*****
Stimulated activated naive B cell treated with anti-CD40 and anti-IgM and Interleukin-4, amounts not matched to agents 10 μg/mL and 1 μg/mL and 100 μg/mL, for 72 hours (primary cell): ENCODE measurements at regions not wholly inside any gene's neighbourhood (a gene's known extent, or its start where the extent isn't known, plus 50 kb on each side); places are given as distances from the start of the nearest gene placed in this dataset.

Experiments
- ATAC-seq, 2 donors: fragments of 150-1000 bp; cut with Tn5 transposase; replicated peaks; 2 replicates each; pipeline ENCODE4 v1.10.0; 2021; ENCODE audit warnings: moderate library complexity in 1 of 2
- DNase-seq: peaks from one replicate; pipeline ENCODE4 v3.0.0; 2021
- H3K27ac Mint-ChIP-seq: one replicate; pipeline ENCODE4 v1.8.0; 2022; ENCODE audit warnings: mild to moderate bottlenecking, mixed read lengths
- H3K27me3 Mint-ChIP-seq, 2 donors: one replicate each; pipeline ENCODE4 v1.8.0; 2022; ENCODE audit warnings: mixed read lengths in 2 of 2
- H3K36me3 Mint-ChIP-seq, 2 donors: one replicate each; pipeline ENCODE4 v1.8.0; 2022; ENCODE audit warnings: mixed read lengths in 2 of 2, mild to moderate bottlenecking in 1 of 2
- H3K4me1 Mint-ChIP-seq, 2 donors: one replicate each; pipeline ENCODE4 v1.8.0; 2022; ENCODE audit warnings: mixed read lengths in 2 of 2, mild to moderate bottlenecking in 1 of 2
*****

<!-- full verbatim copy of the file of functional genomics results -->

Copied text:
Stimulated activated naive B cell treated with anti-CD40 and anti-IgM and Interleukin-4, amounts not matched to agents 10 μg/mL and 1 μg/mL and 100 μg/mL, for 72 hours (primary cell): ENCODE measurements at regions not wholly inside any gene's neighbourhood (a gene's known extent, or its start where the extent isn't known, plus 50 kb on each side); places are given as distances from the start of the nearest gene placed in this dataset.

Experiments
- ATAC-seq, 2 donors: fragments of 150-1000 bp; cut with Tn5 transposase; replicated peaks; 2 replicates each; pipeline ENCODE4 v1.10.0; 2021; ENCODE audit warnings: moderate library complexity in 1 of 2
- DNase-seq: peaks from one replicate; pipeline ENCODE4 v3.0.0; 2021
- H3K27ac Mint-ChIP-seq: one replicate; pipeline ENCODE4 v1.8.0; 2022; ENCODE audit warnings: mild to moderate bottlenecking, mixed read lengths
- H3K27me3 Mint-ChIP-seq, 2 donors: one replicate each; pipeline ENCODE4 v1.8.0; 2022; ENCODE audit warnings: mixed read lengths in 2 of 2
- H3K36me3 Mint-ChIP-seq, 2 donors: one replicate each; pipeline ENCODE4 v1.8.0; 2022; ENCODE audit warnings: mixed read lengths in 2 of 2, mild to moderate bottlenecking in 1 of 2
- H3K4me1 Mint-ChIP-seq, 2 donors: one replicate each; pipeline ENCODE4 v1.8.0; 2022; ENCODE audit warnings: mixed read lengths in 2 of 2, mild to moderate bottlenecking in 1 of 2